He then starts in on the code making use of the library to read in images, perform face detection, facial recognition, and locating facial marks/landmarks. He also includes a section covering the use of neural networks to improve the quality of images, classify them and the use of Tensorflow models to detect certain kinds of objects. The post ends with a look at getting the requirements installed to use the tool and links to other examples.

tagged: computer vision machine learning opencv library tutorial extension

Link: https://medium.com/@morozovsk/computer-vision-and-machine-learning-in-php-using-the-opencv-library-3131fe9df94b

Joe Watkins:
Preface to idbg
Jun 13, 2018 @ 11:54:35

Joe Watkins has a post on his site sharing a project he has been working on to create a debugger for PHP applications that can be installed easily and understood by those already having knowledge of PHP.

We already have several options for debugging code within the PHP ecosystem. XDebug is extremely mature software, and phpdbg has been slowly gaining traction also, if for no other reason than it's very fast to collect code coverage compared to XDebug.

[...] Debugging is a necessary part of writing code; If you disagree with this statement, then I don't know what you are talking about. [...] Using a debugger is like having an army of nano bots at your disposal, each one trained exquisitely in a top nano-bot-training-camp, they live to kill cockroaches, some of them also have mean looking tattoos, chew tobacco, and spit on the ground at the start of every sentence ...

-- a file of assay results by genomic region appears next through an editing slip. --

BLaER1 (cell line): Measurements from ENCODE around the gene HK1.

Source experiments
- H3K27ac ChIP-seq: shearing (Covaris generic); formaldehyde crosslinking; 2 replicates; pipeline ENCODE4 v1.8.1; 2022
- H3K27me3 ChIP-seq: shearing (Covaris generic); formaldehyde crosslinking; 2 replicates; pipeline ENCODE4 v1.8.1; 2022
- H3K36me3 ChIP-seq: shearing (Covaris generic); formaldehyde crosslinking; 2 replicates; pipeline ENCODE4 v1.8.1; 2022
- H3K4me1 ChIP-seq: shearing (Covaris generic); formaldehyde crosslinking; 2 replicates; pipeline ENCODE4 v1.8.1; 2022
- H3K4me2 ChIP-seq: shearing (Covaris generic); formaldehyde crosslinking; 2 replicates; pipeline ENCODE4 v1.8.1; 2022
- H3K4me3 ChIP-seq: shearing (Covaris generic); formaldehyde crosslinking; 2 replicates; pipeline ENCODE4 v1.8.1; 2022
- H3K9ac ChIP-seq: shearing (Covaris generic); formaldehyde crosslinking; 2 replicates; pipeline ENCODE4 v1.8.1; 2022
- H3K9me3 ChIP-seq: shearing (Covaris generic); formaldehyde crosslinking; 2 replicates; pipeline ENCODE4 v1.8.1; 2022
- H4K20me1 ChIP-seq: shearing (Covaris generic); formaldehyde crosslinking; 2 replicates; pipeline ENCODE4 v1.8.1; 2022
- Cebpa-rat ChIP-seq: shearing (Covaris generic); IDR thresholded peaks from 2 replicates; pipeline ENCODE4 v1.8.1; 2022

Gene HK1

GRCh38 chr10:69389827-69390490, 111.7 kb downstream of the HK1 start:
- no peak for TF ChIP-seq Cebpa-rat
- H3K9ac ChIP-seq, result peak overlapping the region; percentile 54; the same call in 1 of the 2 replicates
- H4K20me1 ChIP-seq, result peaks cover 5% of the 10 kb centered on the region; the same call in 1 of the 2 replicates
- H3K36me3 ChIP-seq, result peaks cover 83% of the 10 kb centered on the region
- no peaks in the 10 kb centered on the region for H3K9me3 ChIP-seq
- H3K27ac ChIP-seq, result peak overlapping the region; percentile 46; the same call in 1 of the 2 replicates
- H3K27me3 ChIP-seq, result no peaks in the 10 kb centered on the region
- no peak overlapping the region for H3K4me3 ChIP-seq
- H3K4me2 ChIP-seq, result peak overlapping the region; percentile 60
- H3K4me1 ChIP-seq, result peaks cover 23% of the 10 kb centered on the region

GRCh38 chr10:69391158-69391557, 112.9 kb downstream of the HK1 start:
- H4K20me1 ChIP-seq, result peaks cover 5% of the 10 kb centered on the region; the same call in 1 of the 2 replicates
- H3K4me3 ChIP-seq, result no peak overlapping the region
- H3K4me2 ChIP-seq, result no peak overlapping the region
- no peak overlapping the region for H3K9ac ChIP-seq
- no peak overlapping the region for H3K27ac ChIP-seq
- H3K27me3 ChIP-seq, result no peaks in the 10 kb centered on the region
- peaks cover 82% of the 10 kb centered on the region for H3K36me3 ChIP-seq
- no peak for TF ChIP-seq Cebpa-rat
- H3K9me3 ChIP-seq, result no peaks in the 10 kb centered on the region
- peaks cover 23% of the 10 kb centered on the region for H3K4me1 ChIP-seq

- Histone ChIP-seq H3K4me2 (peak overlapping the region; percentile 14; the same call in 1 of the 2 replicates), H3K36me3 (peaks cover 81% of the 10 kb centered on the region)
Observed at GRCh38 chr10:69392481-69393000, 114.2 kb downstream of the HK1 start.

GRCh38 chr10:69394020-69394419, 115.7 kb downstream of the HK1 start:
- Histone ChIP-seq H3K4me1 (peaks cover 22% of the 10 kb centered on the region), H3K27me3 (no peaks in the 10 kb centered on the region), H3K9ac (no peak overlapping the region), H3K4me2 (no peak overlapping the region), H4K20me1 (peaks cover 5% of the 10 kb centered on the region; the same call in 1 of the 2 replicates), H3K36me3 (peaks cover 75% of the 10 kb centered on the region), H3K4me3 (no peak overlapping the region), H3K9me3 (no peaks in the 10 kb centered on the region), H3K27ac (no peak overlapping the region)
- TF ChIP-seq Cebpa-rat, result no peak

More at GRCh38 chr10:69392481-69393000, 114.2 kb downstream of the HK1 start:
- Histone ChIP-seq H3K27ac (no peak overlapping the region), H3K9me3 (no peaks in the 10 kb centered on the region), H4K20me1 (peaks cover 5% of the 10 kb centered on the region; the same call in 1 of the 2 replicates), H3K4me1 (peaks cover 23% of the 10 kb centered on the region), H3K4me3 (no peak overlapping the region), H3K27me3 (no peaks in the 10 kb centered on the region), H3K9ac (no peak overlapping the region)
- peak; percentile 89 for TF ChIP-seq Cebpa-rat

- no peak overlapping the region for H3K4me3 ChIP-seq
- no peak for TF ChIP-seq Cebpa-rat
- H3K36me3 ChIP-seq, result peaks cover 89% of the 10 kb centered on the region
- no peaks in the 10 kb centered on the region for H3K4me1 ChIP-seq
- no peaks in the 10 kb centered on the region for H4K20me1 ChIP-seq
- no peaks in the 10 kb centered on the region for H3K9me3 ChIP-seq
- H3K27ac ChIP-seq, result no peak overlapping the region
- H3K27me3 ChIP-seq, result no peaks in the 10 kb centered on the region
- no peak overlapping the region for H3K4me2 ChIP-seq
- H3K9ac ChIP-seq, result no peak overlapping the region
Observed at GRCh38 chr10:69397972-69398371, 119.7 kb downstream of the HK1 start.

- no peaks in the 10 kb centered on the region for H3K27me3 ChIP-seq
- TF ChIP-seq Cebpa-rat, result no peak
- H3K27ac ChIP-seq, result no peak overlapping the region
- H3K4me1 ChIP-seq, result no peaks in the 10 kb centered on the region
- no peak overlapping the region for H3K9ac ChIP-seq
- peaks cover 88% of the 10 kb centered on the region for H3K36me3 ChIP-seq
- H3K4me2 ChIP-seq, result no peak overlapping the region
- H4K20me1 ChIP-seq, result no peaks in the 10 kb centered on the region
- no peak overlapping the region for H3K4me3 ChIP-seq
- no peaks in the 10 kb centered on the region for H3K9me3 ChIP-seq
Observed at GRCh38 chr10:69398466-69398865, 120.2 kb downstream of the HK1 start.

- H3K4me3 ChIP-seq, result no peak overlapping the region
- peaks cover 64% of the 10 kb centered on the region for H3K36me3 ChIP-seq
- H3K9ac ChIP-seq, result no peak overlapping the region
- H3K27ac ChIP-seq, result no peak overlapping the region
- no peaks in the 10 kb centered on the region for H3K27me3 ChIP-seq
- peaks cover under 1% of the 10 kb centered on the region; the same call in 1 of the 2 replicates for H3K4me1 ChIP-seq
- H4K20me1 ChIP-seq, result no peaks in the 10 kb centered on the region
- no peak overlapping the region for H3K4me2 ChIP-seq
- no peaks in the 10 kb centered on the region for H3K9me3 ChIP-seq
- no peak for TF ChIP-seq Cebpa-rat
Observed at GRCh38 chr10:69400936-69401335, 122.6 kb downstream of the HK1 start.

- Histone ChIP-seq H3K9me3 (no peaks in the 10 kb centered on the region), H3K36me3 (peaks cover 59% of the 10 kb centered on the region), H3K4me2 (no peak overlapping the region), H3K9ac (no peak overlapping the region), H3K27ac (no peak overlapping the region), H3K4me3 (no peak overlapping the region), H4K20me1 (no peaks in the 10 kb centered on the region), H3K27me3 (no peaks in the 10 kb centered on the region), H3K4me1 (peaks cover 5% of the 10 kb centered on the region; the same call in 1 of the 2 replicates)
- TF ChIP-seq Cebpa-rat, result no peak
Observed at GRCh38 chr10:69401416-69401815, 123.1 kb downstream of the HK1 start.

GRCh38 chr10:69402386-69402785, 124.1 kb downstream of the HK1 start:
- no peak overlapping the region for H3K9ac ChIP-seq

He goes on to talk about why he made the choice to write the debugger with a PHP interface. He then gets into some of the specifics of debugging needs and links to the krakjoe/inspector repository for the tool. The README has more information about the interface and functionality than the blog post does, so if you're interested to read more, head over there.

tagged: debugger idbg introduction opcode library project

Link: http://blog.krakjoe.ninja/2018/06/preface-to-idbg.html

TutsPlus.com:
Boost Your Website Performance With PhpFastCache
Jun 05, 2018 @ 12:14:03

The TutsPlus.com site has a new tutorial posted showing you how to boost the performance of your PHP application with the help of PhpFastCache. PhpFastCache is a library that can either be installed manually or via Composer.

PhpFastCache is a library that makes it a breeze to implement caching in your PHP applications. It's an easy-to-use and yet powerful library that provides several APIs to help you implement a caching strategy of your choice without much hassle.

Don't make the mistake of assuming that it's merely a traditional file system caching scheme. In fact, PhpFastCache supports a plethora of adapters that let you choose from high-performance back-ends like Memcache, Redis, MongoDB, CouchDB, and others.